The endpoint identification algorithm to validate server hostname using server certificate.

  • Type: string
  • Importance: low
ssl.keymanager.algorithm

The algorithm used by key manager factory for SSL connections. Default value is the key manager factory algorithm configured for the Java Virtual Machine.

  • Type: string
  • Default: “SunX509”
  • Importance: low
ssl.trustmanager.algorithm

The algorithm used by trust manager factory for SSL connections. Default value is the trust manager factory algorithm configured for the Java Virtual Machine.

  • Type: string
  • Default: “PKIX”
  • Importance: low

Confluent Platform License Configuration

Starting in Confluent Platform 6.0, it is possible to put the Confluent license-related properties into the standalone and distributed worker configuration. The Connect worker will then automatically inject these license-related properties into all of Confluent’s commercial connector configuration. Then, the license-related properties can be left out of or removed from the connector configurations.

confluent.license

Confluent issues enterprise license keys to each subscriber. The license key is text that you can copy and paste as the value for confluent.license. A trial license allows using the connector for a 30-day trial period. A developer license allows using the connector indefinitely for single-broker development environments.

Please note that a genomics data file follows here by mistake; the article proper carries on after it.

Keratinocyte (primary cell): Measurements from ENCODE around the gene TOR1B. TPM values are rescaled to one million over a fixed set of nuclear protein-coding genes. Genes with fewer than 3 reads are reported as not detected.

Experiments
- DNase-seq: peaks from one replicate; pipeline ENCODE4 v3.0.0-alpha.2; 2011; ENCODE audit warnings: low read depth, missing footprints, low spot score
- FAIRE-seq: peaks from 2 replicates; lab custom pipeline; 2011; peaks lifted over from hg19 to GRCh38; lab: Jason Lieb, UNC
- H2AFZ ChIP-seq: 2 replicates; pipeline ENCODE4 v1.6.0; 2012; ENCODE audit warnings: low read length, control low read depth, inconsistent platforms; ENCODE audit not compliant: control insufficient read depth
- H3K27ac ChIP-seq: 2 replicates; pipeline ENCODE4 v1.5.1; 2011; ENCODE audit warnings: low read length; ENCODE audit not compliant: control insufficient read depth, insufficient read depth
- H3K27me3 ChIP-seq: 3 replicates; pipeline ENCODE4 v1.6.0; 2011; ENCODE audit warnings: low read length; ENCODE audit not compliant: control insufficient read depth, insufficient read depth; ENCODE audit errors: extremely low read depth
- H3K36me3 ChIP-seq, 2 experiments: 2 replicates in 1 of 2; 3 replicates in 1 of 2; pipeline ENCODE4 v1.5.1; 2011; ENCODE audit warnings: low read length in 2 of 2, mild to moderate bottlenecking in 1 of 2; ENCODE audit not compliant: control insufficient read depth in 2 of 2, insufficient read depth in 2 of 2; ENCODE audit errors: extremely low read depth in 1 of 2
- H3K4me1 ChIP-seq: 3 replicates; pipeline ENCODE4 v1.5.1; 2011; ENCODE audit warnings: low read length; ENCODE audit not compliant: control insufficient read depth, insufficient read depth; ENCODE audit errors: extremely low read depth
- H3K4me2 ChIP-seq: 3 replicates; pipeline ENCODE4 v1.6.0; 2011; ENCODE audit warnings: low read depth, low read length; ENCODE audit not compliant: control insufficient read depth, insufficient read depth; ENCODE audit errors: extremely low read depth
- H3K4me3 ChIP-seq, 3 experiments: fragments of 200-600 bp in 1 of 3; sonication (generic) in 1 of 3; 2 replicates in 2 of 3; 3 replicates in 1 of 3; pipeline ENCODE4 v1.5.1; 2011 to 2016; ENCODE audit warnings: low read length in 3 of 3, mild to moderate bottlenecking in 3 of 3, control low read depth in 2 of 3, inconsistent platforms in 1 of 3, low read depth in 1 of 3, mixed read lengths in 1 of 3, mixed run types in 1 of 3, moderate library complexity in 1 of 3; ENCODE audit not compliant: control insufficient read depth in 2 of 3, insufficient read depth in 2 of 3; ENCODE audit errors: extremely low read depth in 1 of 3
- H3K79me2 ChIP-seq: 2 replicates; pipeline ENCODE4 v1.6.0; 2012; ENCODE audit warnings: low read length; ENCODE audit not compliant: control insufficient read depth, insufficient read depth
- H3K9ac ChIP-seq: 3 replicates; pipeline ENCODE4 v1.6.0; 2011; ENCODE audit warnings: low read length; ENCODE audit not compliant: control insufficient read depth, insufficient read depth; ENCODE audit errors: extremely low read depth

If you are a subscriber, please contact Confluent Support for more information.

  • Type: string
  • Default: “”
  • Valid Values: Confluent Platform license
  • Importance: high
confluent.topic.ssl.truststore.location

The location of the trust store file.

  • Type: string
  • Default: null
  • Importance: high
confluent.topic.ssl.truststore.password

The password for the trust store file. If a password is not set access to the truststore is still available, but integrity checking is disabled.

  • Type: password
  • Default: null
  • Importance: high
confluent.topic.ssl.keystore.location

The location of the key store file. This is optional for client and can be used for two-way authentication for client.

  • Type: string